The reply……was very unexpected:

“No se si te acordas q ayer hicistes una cargua virtual? Yo soy el chico del kiosco? como andas?”

ALDKFJEOWFADSF QUE?! eso no puede ser!!!!!!!!! For all ya yankies, the text conveyed that the texter was the guy from the kiosko. Who, I would like to make clear, had gotten my number only from me giving it to him to enter into the system. He had taken my information from the system and was now texting me. After five minutes debating with a friend what I should reply with –or if I even should reply at all– I got another text:

tenes facebook?

At this point, I was so floored by the audacity of it all, I almost rewarded him by conveying my cryptic facebook name {as you all now look and see my not-so-cryptic facebook name blatantly plastered on my sidebar}. But of course I didn’t.

I don’t need to go into details about what they looked like, why I’m not interested in dating right now, the giggles I sometimes can’t seem to hold back when such things happen, or the amazing limonada con jenibre y menta I’m drinking…..but bottom line: the persistence and forwardness of both chicos did not bring forth desired results on their end.

And the reactions from my different friends was almost better. My Argentine friend was not phased in the slightest bit. First she pointed out my red hair, then continued to comment on how seemingly nonchalant I am when I first meet people {“practicamente estas invitandolos a salir con vos”…uhm, no I’m not?}, then she continued to say that’s just what they’re like. So after that, I went and told my British and German friends, who had the exact same as mine {to summarize it down to 2 simple syllables: “um, what!?!”}.

I’d like to congratulate the men for being direct and not “beating around the bush” –as my mother would say– and also tell men in North America to adopt some of these strategies. However, WOAH, you’re going to throw a Californian off with those drastic pick-up measures.

Regardless, it’s amazing being in a city where anything –crazy, or otherwise– can happen. It’s like traveling to different barrios of the city: in Palermo SoHo you’ll brush cheeks with the chic –edging on pretentious– fashionistas of the world and their way-too-good-looking-to-not-be-in-a-magazine counterparts. But hop on the Subte, zip on down to San Telmo and you’re in the struggling artists paradise: with wounded, brooding poets and guitar players who’ve ODed on emotions, sinking into the booths  of every corner café. Then go just blocks away to hang out in front of the Casa Rosada, and watch as businessmen in suits flurry past in a hurry to make their next business lunch, client appointment, etc. But even underneath the exciting, bustling energy of it all, there’s the constant underlying  struggle of thousands just trying to survive. It’s just like any other city in the world –nothing’s perfect– but if you approach it from the right direction, you’ll appreciate every part. Everywhere you go, every step you take, every porteño you meet, every bondiola you gorge on, is somehow distinctly different in a very prominent way.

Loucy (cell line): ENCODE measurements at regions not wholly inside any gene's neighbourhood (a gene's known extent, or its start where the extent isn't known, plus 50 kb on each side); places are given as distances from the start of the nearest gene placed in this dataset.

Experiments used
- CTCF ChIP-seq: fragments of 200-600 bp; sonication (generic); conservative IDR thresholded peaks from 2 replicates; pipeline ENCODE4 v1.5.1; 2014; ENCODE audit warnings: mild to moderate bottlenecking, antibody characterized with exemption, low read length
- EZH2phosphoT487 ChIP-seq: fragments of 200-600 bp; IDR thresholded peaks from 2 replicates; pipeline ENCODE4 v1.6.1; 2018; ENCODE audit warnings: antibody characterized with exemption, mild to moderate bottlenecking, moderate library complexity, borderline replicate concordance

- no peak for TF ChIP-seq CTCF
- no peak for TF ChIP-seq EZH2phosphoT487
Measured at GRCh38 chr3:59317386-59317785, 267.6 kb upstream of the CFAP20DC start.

It’s a crazy crazy world, but ba da ba ba baaaaa, I’m lovin’ it. Besos xox

be-where-you-want-to-be

I’ve recently gotten feedback back from readers, and any critics, questions, comments, pleas of insanity to the above are extremely welcomed! I’ve got some controversial thoughts and obviously appear to think way too highly of myself, so I KNOW there’s someone out there who’d like to give me a piece of their mind. So hey! hit the “comment” button below and let it rip!

5 thoughts on “I’m Sorry….WHAT?! {Working title, as I couldn’t exactly think of anything better while drowning in shock}

  1. Fiona Walters says:

    I was buying courgettes and a kilo of onions yesterday. Innocuous one might think. The swarthy young gentleman serving me asked if I knew how to cook courgettes and was I cooking them only for myself. For me and my husband I quickly said. Undaunted by this piece of information, he handed me my 2 pesos change, caressing my palm in a manner not possible to misconstrue. I kid ye not. A full on palm smooch. I didn’t know such body language existed before I came to Buenos Aires. I blame it on the season. Spring. The sap is rising. No woman is safe. Anywhere.